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Concord, California 94520
News Worth Reading!
Laminating is coming to Galaxy Press!
We have ordered a new (to us) laminator, up to 10 mil and 40 inches. . . .
It's here and producing!
Treasury Department Laundry
Literal "money laundering."
Long before the term “money laundering” entered the popular lexicon, the U.S. Treasury Department had an actual laundry shop for grimy greenbacks. The mostly female “redemptive division” worked out of the basement and cleaned up to 80,000 soiled bills a day using mechanical scrubbers.
For the rest of the story . . . cash laundry
Well managed forests are key
to a low carbon future . . .
When it comes to the use of wood biomass and CHP, the North American forest products industry has a great story to tell. In 2012, 96% of the electricity generated by the U.S. forest products industry was through CHP. On average, about 66% of the energy used at AF&PA member pulp and paper mills is generated from carbon-neutral biomass. Since 1990, U.S. pulp and paper mill purchased energy (from fossil fuels) use per ton of production has been reduced by 25%. The Canadian forest industry’s substantial cut in fossil fuel use between 2000 and 2012 has also helped reduce direct emissions by 56% and total energy use by 30%. In Canada, 98% of wood residue is now being used for either energy generation or composting.
For the rest of the story . . . Well Managed Forests
It's just a comma you say?
A Maine court ruling in a case about overtime pay and dairy delivery didn’t come down to trucks, milk, or money. Instead, it hinged on one missing comma.
For the rest of the story . . A court’s decision
Just How Important was
the 1st Printing Press?
I have always said that, When, NOT if the internet fails we will all be breaking out a copy (if you have one) of your old Encyclopedia Brittannica, to learn how to make candles so we can read it at night to learn what we always just googled.
Memory and the Printing Press
You probably know that Gutenberg invented the printing press. You probably know it was pretty important. You may have heard some stuff about everyone being able to finally read the Bible without a priest handy. But here's a point you might not be familiar with: The printing press changed why, and consequently what, we remember.
Before the printing press, memory was the main store of human knowledge. Scholars had to go to find books, often traveling around from one scriptoria to another. They couldn’t buy books. Individuals did not have libraries. The ability to remember was integral to the social accumulation of knowledge.
For the rest of the story . . .Memory and the Printing Press
Government Printing Office
Need a hardcopy of the 50-title Code of
Federal Regulations? This is the place.
The Government Printing Office is perhaps the largest publisher of reading materials that nobody is ever likely to read, featuring arcane tomes like the Congressional Record and hard copies of the 2,000-page Federal Budget.
The hard copy printing operation has become an anachronism in the age of PDF, but a century ago the huge brick GPO building played a key role in the U.S. democracy’s office supply operations.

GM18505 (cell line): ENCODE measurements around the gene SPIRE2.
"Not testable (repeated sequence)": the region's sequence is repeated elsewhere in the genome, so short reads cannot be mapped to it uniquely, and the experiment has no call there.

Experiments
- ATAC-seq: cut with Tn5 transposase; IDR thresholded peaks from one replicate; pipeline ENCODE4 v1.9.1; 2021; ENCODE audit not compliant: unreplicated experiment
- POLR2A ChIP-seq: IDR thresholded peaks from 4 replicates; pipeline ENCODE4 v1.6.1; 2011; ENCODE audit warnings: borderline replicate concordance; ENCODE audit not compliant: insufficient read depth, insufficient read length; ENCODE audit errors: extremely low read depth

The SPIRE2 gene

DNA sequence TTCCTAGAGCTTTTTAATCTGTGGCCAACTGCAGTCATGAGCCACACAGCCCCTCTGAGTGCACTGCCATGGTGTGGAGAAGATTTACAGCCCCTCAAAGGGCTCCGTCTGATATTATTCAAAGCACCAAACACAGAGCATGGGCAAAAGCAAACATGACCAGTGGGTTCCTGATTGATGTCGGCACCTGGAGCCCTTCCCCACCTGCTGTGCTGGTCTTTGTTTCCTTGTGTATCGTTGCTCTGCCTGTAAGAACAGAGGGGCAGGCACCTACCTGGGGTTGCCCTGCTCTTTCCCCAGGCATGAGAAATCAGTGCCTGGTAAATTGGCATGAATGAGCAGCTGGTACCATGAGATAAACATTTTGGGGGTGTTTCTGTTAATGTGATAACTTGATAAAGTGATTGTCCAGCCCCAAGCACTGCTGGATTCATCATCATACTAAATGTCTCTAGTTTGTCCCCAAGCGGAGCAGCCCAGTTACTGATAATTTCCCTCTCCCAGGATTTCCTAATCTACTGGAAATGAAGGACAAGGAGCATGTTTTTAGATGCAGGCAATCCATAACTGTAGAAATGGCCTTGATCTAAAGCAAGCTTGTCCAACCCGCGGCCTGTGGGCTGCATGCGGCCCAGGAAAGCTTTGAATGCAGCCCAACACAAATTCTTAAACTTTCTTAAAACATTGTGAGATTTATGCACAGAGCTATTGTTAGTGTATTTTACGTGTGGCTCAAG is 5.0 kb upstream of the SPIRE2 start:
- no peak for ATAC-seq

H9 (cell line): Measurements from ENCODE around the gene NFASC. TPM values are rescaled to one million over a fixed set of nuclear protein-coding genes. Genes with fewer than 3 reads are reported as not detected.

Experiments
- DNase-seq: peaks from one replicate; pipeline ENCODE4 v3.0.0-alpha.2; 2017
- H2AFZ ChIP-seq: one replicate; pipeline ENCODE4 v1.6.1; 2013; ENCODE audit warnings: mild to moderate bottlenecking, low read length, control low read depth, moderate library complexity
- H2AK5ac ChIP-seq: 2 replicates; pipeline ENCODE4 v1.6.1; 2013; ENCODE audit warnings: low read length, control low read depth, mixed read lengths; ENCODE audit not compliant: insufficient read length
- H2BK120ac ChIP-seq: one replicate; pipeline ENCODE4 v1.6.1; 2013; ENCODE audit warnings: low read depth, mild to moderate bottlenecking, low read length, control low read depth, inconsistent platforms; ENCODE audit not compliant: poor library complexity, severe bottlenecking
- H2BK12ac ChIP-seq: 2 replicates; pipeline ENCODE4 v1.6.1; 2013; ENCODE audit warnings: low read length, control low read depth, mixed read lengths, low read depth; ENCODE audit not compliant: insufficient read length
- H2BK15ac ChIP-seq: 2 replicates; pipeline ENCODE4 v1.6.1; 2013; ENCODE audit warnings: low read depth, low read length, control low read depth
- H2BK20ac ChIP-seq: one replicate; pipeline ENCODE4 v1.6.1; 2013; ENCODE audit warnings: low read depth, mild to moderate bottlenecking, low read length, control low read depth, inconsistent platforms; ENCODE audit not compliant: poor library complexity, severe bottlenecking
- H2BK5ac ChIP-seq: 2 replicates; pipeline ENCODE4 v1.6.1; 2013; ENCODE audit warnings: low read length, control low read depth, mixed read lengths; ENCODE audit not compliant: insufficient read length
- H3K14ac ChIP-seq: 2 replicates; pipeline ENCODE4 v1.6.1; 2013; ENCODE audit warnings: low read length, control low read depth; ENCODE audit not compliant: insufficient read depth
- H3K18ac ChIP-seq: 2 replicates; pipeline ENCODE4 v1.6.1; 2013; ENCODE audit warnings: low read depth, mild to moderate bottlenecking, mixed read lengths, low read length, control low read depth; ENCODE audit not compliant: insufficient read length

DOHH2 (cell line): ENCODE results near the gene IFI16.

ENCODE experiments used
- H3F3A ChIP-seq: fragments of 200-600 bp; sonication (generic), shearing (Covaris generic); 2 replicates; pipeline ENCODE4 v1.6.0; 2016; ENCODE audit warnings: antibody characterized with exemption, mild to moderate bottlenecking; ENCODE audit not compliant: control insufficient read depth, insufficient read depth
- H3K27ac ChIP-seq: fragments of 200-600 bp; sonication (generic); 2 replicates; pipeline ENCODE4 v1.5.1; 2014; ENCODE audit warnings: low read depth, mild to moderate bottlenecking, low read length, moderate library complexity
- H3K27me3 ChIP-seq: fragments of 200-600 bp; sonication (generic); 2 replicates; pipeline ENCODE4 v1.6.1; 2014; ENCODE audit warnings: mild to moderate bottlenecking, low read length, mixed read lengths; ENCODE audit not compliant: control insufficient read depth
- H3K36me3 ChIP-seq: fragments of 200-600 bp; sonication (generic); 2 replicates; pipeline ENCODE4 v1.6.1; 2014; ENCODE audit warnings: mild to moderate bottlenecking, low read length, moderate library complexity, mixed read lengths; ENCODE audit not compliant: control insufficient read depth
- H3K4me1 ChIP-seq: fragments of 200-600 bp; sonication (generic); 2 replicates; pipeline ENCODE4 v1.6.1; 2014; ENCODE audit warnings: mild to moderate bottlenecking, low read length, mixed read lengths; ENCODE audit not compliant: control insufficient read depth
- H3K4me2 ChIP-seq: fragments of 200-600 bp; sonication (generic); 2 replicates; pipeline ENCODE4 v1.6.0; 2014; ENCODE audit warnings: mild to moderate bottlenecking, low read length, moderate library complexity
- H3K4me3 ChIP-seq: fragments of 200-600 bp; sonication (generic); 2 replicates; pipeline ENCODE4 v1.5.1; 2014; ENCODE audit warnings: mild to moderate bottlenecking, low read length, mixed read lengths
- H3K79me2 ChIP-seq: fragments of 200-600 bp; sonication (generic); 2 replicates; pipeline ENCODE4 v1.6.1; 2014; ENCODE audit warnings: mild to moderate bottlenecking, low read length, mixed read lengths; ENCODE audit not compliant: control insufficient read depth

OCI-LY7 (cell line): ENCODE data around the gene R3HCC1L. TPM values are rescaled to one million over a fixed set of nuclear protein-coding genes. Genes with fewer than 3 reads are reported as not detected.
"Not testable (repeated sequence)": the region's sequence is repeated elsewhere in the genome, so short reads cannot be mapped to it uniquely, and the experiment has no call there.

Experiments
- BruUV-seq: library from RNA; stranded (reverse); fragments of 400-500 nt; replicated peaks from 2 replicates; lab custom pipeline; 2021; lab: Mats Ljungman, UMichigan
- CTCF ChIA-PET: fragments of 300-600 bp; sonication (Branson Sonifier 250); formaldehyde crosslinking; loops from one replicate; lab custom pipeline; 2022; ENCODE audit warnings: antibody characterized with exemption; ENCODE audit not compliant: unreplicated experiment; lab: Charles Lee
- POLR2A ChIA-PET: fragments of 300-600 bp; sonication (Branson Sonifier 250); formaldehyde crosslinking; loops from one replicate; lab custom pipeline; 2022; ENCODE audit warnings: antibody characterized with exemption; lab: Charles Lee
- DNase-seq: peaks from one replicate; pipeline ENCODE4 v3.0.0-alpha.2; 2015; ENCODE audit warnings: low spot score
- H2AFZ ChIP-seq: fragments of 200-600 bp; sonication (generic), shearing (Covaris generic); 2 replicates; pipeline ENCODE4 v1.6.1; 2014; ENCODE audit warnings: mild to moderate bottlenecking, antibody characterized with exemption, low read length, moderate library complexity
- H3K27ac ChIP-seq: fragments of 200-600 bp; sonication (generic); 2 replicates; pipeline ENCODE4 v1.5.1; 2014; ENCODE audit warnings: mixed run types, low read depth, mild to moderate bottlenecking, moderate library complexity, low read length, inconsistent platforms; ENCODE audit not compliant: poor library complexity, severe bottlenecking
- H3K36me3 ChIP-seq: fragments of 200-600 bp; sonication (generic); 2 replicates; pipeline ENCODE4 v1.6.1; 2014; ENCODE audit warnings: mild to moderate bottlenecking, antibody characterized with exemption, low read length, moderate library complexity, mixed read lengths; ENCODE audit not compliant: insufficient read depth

Before Congress established its own print shop, it relied on local newspapers to fulfill piecemeal contracts. That arrangement worked fine in the early years of the United States, when the Federal Government had only five departments. The Treasury office staff was by far the largest in the year 1800, with 75 employees. The State Department only had five.
Forthe rest of the story . . . . Government Printing Office
Major Brand-name Companies Remove Anti-paper Claims From Marketing Campaigns
Two Sides just scored another victory in its battle against greenwashing. Last week, the independent nonprofit organization confirmed that more than 65 leading North American companies, including several Fortune 100 companies serving the financial, telecom and utilities sectors, have removed inaccurate anti-paper claims after conversations with Two Sides representatives.
For the rest of the story . . . Greenwashing
Young Companies ARE Buying Print
and it Blows my Mind
I just finished a project with a company that’s so print-loving it blew my mind. I’ll call them Nater’s Skateboards to protect their confidentiality.
First things first: Nater’s Skateboards is a crazy huge buyer of print.
and for the rest of the story . . . Young Companys
The 10 Commandments Of Typography
Have you been committing sins against type? We round up the most heinous crimes against typography and how to avoid them.
For the rest of the story . . . Typography
Print Plays an Increasingly Important Role
Print Plays an Increasingly Important Role in a Multi-channel World for Marketers According to InfoTrends Study
(Weymouth, MA) December 09, 2015...Print-based direct marketing is growing which is providing a huge opportunity for digital print. According to InfoTrends’ study Direct Marketing Production Printing & Value-Added Services: A strategy for growth, marketers are realizing print plays an important role in a multi-channel world.
This study provides strategy and business development support to help vendors, print service providers, and marketing service providers in both North America and Western Europe understand how to capture high value and high volume pages and services in a cross media environment.
For the rest of the story . . . Print Plays an Increasingly Important Role
This is just a great ad by IKEA
Marketing With Print Is Greener Than You Think